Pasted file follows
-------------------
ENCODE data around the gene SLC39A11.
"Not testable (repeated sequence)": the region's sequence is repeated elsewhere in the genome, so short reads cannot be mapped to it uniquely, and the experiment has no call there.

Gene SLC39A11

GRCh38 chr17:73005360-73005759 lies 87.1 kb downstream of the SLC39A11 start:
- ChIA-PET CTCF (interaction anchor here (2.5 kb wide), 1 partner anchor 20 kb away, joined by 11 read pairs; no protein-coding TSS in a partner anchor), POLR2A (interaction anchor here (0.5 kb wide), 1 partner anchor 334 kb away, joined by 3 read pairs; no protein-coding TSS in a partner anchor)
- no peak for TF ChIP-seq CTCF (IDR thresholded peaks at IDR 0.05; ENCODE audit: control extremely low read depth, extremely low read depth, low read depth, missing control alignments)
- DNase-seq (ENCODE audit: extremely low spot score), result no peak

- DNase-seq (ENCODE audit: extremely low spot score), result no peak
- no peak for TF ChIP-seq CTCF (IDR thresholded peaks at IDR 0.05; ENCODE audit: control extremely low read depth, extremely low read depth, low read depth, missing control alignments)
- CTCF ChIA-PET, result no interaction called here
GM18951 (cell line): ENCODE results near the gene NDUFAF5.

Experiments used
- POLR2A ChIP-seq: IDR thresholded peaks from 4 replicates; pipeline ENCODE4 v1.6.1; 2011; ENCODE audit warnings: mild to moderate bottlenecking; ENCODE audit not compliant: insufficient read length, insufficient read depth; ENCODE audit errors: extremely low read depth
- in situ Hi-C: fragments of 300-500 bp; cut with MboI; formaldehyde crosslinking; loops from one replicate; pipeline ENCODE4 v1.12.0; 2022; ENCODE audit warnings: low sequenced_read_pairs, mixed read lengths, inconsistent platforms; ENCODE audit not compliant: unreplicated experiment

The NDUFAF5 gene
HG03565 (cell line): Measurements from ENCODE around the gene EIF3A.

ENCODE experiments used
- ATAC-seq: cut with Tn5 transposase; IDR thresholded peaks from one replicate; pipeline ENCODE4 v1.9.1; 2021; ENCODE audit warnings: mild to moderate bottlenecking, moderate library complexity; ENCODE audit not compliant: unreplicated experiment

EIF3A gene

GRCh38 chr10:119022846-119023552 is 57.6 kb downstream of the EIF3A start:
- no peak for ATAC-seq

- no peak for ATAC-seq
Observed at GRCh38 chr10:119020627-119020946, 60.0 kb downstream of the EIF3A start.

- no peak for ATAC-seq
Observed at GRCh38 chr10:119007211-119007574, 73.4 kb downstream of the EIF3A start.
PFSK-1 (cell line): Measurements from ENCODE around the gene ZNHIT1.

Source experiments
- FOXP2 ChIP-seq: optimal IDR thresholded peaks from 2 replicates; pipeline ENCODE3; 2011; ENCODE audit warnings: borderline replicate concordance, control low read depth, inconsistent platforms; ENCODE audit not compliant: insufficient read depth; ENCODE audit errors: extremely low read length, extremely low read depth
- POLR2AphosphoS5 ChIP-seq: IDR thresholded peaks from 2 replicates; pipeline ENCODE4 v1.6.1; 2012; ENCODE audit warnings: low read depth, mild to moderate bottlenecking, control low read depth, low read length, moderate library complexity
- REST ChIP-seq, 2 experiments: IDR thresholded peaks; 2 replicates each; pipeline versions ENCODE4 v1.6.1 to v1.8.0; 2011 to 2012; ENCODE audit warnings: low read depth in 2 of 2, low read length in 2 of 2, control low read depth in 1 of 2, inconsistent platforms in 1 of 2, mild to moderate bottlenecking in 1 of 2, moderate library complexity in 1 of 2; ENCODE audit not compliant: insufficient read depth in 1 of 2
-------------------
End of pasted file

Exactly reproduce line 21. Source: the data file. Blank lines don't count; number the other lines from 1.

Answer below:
- no peak for ATAC-seq